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States Ill-Prepared for Ebola, Other Infectious Outbreaks

Ebola, mumps, other illnesses suggest public health systems need strengthening

FRIDAY, Dec. 19, 2014 (HealthDay News) -- Half of U.S. states are poorly prepared to prevent, detect, and respond to infectious disease outbreaks. That was the main conclusion of a report issued jointly by the Trust for America's Health and the Robert Wood Johnson Foundation.

The report ranks states based on 10 indicators of preparedness. The indicators include funding of public health efforts, vaccination rates, infection control at medical centers, attempts to prepare for climate change, and surveillance efforts to track cases of HIV and Escherichia coli.

According to the report, half the states scored 5 or lower on the list of 10 indicators. Five states tied for the top score. Maryland, Massachusetts, Tennessee, Vermont, and Virginia all received a score of 8 out of 10. Arkansas has the lowest score at 2 out of 10. No state received a perfect ranking. States also did a particularly poor job of reducing infections of the blood caused by catheters placed into large veins during hospitalization. Just 10 states reduced the number of such infections between 2011 and 2012. Only 16 states performed better than the national baseline for these infections.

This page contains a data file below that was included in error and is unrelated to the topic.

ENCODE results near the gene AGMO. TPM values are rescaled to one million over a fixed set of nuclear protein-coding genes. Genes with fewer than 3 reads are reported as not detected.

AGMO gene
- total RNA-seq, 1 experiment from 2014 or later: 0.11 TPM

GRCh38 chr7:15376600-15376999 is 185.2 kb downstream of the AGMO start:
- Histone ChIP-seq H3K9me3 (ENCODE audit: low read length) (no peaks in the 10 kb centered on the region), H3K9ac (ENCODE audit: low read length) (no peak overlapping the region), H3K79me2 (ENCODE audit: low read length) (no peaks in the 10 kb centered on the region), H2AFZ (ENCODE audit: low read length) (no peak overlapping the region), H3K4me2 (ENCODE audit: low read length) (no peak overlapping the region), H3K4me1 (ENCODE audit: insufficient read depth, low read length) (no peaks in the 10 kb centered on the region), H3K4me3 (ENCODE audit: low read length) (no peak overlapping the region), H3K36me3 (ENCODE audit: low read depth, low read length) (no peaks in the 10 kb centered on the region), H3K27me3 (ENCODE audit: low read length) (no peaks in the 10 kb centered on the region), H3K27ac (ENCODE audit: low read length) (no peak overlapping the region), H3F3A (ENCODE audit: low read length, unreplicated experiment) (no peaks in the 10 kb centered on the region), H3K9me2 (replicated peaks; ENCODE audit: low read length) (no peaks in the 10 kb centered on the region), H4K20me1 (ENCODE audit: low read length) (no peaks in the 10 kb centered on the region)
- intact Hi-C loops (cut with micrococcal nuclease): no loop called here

"Ebola has served as a major wake-up call to the United States," Jeffrey Levi, Ph.D., executive director of the Trust for America's Health, told HealthDay. "It's a reminder that an infectious disease anywhere is a threat everywhere, and Ebola has raised attention to serious gaps in our ability to manage disease outbreaks and contain their spread. It was very disturbing that many of the most basic infectious disease controls failed when tested."

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